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I have to modify a existing code where there are many fprintf statements like this

       fprintf (stdout, "%-30.30s",reason);

But now if user passed "T" in main argument then I will print the output separared by a delimiter "|"

I have several fprint in my file.

Currently I have taken a flag which sets to true if user wants pipe separated output.

          fprintf (stdout, "%-30.30s|",reason);
          fprintf (stdout, "%-30.30s",reason);

Please suggest me if there is any other better approach to acheive this. Please note that I have several fprintf's scattered in my file.

Thanks !!!

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I doubt there's any other way, what's the problem with the way you're doing it? – Tony The Lion Dec 19 '12 at 9:00

2 Answers 2

up vote 4 down vote accepted
char *separator = flag ? "|" : "";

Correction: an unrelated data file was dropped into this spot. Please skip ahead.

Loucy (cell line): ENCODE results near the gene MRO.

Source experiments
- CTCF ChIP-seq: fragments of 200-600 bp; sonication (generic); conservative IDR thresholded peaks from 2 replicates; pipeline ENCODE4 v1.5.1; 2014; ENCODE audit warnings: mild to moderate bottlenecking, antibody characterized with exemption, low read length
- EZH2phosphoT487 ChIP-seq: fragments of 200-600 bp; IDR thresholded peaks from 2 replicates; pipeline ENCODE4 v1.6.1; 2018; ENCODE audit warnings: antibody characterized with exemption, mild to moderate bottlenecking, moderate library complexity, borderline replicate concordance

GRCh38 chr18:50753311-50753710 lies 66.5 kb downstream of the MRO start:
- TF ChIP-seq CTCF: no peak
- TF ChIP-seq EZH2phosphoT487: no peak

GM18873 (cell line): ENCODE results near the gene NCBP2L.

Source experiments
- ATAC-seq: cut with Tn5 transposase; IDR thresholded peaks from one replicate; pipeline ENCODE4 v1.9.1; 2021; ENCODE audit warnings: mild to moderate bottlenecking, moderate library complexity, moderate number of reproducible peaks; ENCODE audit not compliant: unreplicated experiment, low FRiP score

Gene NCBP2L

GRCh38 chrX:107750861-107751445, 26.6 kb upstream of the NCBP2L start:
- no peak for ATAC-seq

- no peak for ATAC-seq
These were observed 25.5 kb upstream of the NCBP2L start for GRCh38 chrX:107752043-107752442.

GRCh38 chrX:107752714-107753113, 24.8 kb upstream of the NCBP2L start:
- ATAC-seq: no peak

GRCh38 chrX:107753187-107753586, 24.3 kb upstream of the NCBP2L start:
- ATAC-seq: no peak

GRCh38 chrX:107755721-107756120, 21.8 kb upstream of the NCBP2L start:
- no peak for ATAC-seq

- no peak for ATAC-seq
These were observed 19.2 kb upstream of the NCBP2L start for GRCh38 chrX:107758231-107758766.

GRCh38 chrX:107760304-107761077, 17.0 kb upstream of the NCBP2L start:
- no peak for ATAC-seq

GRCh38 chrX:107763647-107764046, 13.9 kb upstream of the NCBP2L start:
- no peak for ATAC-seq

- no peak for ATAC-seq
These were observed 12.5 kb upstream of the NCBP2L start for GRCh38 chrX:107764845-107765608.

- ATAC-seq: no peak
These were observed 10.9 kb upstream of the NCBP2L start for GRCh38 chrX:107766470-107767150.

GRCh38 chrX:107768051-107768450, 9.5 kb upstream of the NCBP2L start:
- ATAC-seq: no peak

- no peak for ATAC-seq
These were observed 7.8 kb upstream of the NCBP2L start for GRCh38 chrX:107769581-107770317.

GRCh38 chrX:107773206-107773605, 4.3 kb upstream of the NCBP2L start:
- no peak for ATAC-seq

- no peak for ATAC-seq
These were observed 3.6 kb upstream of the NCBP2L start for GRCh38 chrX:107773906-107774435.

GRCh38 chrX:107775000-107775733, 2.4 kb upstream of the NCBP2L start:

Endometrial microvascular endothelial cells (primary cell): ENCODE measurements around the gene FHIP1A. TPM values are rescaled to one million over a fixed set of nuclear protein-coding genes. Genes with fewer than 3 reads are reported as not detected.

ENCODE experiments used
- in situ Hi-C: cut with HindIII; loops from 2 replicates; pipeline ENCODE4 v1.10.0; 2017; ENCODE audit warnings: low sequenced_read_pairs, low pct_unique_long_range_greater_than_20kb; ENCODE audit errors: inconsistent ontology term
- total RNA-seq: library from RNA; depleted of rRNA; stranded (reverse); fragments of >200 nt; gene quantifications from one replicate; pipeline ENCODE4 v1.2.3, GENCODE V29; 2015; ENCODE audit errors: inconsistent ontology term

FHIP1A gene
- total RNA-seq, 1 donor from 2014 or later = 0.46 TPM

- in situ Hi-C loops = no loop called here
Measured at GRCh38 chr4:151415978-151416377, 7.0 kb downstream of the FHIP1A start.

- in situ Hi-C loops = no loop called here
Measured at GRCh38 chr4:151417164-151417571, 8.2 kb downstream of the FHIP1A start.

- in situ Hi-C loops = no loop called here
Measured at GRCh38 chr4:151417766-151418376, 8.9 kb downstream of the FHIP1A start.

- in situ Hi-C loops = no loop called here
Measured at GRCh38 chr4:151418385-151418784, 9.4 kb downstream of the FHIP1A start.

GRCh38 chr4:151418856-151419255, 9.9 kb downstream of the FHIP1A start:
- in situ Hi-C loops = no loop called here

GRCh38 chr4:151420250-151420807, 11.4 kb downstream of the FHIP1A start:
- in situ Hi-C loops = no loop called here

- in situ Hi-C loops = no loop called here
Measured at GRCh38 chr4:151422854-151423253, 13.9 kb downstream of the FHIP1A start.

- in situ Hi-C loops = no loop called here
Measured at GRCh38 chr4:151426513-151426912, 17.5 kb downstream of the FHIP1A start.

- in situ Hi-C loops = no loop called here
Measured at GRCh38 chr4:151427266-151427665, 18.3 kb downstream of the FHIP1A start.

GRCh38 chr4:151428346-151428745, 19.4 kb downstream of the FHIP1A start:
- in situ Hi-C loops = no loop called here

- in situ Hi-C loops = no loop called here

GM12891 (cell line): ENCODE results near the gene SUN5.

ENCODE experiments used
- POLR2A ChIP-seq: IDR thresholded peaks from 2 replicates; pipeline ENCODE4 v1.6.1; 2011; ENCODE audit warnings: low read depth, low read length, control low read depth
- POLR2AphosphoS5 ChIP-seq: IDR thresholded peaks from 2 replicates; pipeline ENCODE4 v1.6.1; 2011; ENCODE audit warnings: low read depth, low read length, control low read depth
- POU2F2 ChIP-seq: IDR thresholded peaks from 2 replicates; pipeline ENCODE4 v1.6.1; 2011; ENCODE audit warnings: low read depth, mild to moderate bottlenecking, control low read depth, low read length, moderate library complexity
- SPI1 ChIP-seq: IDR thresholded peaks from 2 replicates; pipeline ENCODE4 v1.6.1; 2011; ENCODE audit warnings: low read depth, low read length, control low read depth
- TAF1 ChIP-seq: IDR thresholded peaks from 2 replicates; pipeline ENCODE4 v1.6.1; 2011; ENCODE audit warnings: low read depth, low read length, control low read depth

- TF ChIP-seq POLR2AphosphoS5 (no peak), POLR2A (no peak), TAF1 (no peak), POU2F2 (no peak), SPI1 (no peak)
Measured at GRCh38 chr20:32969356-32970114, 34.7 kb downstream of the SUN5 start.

fprintf(stdout, "%-30.30s%s", reason, separator);
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"Optimised" for reduced duplication. I haven't measured any other properties. – user23743 Dec 19 '12 at 9:03
Another option is to use char and %c format. It is probably slightly faster than %s, because the latter has to check for \0. – Maxim Egorushkin Dec 19 '12 at 9:28
@MaximYegorushkin you can't print a zero-length character. You could add a character that isn't printable, but that might confuse downstream tools. – user23743 Dec 19 '12 at 9:35
@GrahahLee yes, you are quite right – Maxim Egorushkin Dec 19 '12 at 9:37
@GrahamLee....Thanks Graham !! – Kundan Kumar Dec 19 '12 at 11:09

A one liner:

fprintf (stdout, "%-30.30s%c",reason,(flag?'|':'\0'));

For multiple fprintf's in your code, you could simply write a macro or an inline function, which prints based on a set of arguments. Write a wrapper function and call that wrapper function with valid arguments. Depending on your program specifications(which is not clear from your question) you will have to find the best way to write a wrapper function.

For eg:

put all fprintf stuffs in a wrapper function like this and call only with the flag and the case no.

//Illustrative purposes only
void wrapper(int flag, int caseno,char* reason)
case 1:
case 2:

fprintf (stdout, "%c",(flag?'|':'\0'));


Since you are writing errors to o/p I would suggest using stderr instead of stdout.

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